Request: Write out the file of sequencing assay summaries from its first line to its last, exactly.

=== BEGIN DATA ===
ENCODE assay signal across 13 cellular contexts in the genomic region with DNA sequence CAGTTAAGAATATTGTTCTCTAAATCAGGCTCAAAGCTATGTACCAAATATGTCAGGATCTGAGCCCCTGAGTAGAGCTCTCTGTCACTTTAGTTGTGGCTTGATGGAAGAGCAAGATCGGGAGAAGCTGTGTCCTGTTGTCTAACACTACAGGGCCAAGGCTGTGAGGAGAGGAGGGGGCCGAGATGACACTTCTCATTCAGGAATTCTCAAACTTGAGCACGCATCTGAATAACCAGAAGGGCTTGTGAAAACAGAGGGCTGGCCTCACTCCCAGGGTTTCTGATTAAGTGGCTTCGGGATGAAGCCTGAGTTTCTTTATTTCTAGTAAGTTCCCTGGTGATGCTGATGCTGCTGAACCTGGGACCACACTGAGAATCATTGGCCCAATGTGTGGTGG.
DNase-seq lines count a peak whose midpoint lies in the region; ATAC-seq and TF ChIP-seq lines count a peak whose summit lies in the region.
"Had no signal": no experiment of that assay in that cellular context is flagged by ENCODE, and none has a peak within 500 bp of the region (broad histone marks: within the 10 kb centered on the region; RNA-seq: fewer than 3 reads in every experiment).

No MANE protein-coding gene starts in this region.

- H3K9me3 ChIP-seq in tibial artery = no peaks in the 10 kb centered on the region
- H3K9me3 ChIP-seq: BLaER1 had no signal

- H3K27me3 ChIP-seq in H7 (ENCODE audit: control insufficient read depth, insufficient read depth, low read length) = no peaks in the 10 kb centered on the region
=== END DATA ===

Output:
ENCODE assay signal across 13 cellular contexts in the genomic region with DNA sequence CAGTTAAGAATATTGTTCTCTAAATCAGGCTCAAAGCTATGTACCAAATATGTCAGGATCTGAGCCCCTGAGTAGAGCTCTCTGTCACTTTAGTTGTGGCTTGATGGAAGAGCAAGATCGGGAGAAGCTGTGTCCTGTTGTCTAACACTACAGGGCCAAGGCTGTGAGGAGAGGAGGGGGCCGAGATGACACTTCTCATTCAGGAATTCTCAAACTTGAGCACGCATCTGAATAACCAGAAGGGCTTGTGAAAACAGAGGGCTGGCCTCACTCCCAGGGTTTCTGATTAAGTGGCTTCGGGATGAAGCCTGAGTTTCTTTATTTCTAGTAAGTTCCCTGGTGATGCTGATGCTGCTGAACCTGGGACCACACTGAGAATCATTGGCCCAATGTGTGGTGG.
DNase-seq lines count a peak whose midpoint lies in the region; ATAC-seq and TF ChIP-seq lines count a peak whose summit lies in the region.
"Had no signal": no experiment of that assay in that cellular context is flagged by ENCODE, and none has a peak within 500 bp of the region (broad histone marks: within the 10 kb centered on the region; RNA-seq: fewer than 3 reads in every experiment).

No MANE protein-coding gene starts in this region.

- H3K9me3 ChIP-seq in tibial artery = no peaks in the 10 kb centered on the region
- H3K9me3 ChIP-seq: BLaER1 had no signal

- H3K27me3 ChIP-seq in H7 (ENCODE audit: control insufficient read depth, insufficient read depth, low read length) = no peaks in the 10 kb centered on the region